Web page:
Today’s FICTIONAL post is my response to this week’s Red Writing Hood prompt over at the The Red Dress Club. We were asked to begin our story with “this was absolutely the last time” and end it with “she was wrong.” What do you think?
“This was absolutely the last time.” She whispered in his ear. It sounded more like a question than a statement. There was that quiet desperation, a pleading for acceptance.
He just looked at her for a moment, not saying anything. He simply stared into her eyes, letting that questioning look sink in and work its magic.
She knew what he was doing. He was waiting. Waiting for an explanation, waiting for a reason that he would just quickly dismiss. He smiled that smile. The one that brought out the dimples in his cheeks and the twinkle in his eyes. She shuddered.
He rolled over, threw the comforter off his naked body and hopped off of their – her – bed. It wasn’t theirs anymore, she had to remind herself. It was her bed now. Her bed. Her bedroom. Her apartment. Hers, not theirs. Not anymore.
“I can accept that.” He began, with his back turned towards her while he slowly picked his clothes up off the floor and dressed in his ‘I’m not in any rush to leave’ sort of way he had. So casual.
“But you and I both know that it’s not over. I’ll be back. And you’ll be glad when I am. This separation can’t last forever.” He went on, keeping his back to her. She knew it was intentional. He was trying to be dramatic, trying to drag it out. That inevitable departure.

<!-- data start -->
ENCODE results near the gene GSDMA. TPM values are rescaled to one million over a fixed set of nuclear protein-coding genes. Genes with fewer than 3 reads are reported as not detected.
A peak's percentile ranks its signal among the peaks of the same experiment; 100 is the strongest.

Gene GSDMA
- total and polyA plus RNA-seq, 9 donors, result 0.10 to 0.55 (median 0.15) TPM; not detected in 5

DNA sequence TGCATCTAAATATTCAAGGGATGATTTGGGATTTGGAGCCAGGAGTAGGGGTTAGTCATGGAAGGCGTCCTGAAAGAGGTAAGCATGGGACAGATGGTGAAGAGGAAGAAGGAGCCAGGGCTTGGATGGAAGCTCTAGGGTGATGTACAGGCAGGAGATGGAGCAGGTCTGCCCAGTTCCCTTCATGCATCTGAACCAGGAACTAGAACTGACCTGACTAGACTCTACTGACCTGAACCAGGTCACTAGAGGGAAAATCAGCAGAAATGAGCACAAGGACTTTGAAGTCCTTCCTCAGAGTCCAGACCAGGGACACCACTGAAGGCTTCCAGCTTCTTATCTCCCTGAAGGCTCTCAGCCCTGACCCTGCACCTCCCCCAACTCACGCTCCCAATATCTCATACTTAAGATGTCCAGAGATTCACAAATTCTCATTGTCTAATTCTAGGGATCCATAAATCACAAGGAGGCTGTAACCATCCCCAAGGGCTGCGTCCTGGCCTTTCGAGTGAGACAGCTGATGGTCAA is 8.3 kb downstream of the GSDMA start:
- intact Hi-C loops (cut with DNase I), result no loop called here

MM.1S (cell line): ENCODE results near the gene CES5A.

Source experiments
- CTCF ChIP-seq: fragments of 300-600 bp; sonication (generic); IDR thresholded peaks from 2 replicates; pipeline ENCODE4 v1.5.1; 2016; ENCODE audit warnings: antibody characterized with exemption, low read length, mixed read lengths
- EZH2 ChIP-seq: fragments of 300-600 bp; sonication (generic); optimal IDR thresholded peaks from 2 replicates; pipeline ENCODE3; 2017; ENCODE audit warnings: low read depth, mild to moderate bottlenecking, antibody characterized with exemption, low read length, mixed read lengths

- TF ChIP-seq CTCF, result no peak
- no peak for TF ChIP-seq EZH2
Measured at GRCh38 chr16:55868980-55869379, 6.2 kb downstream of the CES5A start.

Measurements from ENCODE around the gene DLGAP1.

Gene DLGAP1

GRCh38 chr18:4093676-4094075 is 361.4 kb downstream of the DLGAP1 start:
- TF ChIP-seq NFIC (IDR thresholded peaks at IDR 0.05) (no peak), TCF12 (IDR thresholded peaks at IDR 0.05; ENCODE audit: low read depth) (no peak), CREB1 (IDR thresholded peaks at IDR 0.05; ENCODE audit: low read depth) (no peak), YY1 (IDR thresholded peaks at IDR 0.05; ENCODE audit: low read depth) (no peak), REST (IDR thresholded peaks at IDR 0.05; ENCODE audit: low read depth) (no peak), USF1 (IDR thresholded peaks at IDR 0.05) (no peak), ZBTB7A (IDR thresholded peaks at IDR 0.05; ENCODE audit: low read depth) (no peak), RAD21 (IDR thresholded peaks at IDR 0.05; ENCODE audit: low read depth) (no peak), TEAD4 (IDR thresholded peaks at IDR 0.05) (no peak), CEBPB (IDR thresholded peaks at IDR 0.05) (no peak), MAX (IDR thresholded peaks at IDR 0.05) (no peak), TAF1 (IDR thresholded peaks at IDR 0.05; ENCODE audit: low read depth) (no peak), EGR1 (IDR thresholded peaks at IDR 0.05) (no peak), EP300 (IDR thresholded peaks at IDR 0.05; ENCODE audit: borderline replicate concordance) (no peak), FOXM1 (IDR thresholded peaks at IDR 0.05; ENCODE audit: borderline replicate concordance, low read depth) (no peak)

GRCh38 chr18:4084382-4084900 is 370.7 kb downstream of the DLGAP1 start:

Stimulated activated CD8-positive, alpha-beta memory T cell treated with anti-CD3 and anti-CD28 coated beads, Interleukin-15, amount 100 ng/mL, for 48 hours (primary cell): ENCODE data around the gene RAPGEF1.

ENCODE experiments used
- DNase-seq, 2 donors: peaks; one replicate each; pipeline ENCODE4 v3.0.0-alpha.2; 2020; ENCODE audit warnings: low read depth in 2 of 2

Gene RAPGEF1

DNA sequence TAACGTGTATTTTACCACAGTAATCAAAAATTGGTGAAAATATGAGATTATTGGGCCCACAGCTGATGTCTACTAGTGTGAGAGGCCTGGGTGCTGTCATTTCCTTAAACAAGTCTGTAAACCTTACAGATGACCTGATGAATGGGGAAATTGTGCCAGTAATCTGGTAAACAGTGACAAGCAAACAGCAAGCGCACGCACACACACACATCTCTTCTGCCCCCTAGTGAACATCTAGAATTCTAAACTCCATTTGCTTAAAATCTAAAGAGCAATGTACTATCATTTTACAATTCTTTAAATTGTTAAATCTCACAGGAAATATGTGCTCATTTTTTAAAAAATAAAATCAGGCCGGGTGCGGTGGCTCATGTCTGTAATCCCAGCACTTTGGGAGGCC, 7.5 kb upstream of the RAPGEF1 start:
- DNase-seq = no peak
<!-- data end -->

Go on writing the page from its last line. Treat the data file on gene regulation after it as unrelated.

“Actually, it is over and you will not be back. And that will make me happy.” She felt butterflies swarming in her stomach. It wasn’t that giddy school girl feeling she had experienced all of those years, watching him dress after making love. It was more like nausea.
She ran to the bathroom and barely made it in time before she lost her dinner. She crouched over the toilet and braced herself as wave after wave came over her, through her, and into the toilet.
When she was certain it was over, she flushed, gargled with her mouthwash and splashed cold water on her face. She wondered if her emotions were creating this sickness, all that psychosomatic crap she had learned about in Psych 101. Whatever it was, it seemed to be over and she braced herself as she walked back into the room.
And he was gone.
She sighed, relieved that it was over for now.
“Hey, want a sandwich? I’m making a BLT.” He called out from the kitchen.
“Crap,” she muttered under her breath, “still here.” She wrapped her robe around herself slowly and steadied herself as another wave of nausea crept over her.
As the feeling passed, she wondered if she was getting the flu.
As she walked into the kitchen, he handed her a glass of ginger ale.
“Did you bring this with you?” She asked him, startled. Ugh. So queasy. She’d be so glad when he was gone. She made up her mind right then and there, she would never see him again. It was over now. Finally.
She just wanted to move on with her life, start the divorce preceedings. She couldn’t keep letting him come back whenever the loneliness got the best of her.
“Look, what I said before, I meant it. We can’t see each other anymore.” She looked down into her glass and realized there was something chalky floating in the fizz of her soda. “What is this?! Are you drugging me?” She stood up, ready to fly at him, the rage welling up within her.
“No, honey. It’s a prenatal vitamin. Last month, when you called me over and asked me to bring a condom? I poked a hole in it first.” He looked her square in the eye, and continued, “By the amount of puking you’ve been doing, I’d say you’re pregnant.”
She thought this would be the last time she saw him. She was wrong.